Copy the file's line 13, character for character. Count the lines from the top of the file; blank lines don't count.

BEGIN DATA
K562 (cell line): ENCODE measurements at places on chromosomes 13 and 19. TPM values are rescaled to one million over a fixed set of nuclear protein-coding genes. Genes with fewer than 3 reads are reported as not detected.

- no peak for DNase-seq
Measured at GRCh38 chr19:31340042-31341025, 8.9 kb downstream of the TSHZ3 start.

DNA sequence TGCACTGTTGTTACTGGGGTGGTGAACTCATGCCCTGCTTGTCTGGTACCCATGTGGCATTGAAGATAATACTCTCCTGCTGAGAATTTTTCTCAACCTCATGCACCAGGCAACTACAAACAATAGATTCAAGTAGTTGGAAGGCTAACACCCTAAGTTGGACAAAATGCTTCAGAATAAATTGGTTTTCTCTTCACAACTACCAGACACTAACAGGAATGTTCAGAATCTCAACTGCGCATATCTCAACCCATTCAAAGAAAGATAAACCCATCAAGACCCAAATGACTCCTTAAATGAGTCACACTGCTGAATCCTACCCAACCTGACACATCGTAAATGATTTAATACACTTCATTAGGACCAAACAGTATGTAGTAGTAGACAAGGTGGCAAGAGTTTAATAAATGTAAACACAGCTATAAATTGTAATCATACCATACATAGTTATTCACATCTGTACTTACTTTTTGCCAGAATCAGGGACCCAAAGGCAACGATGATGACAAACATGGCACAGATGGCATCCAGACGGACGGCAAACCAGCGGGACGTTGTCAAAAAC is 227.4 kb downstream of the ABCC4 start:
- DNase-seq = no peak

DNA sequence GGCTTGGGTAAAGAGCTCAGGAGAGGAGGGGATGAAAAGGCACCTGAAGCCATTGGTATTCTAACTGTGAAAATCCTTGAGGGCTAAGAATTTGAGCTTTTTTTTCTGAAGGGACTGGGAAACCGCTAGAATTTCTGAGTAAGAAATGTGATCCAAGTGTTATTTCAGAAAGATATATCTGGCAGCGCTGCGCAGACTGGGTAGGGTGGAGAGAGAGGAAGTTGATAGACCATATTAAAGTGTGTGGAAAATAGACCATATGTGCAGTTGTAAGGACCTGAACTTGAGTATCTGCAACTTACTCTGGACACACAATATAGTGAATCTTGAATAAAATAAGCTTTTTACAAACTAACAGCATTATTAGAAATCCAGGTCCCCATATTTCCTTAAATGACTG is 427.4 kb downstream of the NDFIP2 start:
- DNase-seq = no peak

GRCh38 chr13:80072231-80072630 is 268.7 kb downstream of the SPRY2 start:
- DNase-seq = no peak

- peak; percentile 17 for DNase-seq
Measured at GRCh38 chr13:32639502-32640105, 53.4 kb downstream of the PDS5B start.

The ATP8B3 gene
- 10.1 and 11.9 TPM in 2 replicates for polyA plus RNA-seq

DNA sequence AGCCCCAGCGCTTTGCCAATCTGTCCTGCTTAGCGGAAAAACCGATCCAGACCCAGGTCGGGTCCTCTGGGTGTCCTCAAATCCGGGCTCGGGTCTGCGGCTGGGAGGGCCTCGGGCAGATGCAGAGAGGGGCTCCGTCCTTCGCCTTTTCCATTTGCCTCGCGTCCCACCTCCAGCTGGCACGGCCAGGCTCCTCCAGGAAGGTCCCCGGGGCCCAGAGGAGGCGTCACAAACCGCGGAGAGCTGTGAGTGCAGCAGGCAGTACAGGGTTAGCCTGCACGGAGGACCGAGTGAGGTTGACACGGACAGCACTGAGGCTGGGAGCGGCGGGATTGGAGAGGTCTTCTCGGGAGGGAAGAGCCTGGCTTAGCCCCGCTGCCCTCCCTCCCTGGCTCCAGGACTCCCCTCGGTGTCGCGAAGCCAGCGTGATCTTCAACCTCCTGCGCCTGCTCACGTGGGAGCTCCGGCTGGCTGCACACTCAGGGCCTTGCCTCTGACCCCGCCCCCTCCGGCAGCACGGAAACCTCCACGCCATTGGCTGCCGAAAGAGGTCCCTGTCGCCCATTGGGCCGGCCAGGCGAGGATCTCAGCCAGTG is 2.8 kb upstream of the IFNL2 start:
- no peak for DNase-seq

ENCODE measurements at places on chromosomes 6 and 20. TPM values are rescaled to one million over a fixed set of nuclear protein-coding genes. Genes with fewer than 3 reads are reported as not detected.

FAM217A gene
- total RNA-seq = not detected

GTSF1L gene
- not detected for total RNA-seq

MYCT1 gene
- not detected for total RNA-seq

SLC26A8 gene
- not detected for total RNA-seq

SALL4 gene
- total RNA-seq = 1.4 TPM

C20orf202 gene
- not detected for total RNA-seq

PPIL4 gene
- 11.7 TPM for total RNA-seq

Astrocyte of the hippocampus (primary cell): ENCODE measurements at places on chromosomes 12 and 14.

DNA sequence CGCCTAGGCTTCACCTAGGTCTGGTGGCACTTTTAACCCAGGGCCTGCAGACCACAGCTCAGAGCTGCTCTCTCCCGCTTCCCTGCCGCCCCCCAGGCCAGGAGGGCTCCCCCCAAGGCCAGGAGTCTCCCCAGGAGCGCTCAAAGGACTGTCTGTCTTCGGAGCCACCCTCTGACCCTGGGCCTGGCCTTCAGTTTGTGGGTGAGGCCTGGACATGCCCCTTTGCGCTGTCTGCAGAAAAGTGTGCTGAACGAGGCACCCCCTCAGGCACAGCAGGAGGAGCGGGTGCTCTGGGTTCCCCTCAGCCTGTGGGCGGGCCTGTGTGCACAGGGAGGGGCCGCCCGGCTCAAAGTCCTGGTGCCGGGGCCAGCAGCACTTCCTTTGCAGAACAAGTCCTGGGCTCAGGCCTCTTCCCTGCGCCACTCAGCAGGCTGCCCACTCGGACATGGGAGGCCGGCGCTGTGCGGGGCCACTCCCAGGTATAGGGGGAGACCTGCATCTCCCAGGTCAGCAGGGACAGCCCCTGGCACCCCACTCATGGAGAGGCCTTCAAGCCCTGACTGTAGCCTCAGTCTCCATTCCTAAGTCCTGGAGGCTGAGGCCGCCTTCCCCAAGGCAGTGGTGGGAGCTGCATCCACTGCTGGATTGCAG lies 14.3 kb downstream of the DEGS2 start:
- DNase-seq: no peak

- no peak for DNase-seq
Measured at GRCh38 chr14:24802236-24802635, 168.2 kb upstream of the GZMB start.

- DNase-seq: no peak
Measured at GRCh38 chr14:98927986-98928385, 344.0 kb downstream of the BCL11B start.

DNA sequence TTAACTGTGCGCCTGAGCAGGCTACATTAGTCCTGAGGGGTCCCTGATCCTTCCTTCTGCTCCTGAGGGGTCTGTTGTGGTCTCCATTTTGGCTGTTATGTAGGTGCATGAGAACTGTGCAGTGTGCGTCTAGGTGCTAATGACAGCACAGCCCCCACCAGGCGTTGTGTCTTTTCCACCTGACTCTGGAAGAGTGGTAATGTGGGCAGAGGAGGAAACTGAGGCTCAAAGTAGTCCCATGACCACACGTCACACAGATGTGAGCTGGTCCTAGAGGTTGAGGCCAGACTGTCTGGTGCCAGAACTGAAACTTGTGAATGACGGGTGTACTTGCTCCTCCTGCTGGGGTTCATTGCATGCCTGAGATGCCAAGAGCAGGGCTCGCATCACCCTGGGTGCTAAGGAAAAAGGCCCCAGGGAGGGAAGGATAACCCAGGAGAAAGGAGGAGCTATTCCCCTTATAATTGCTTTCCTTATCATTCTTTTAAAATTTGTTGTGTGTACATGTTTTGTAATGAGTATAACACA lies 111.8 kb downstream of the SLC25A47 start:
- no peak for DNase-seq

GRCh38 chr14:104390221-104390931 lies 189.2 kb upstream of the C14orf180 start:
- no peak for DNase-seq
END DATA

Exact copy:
- 10.1 and 11.9 TPM in 2 replicates for polyA plus RNA-seq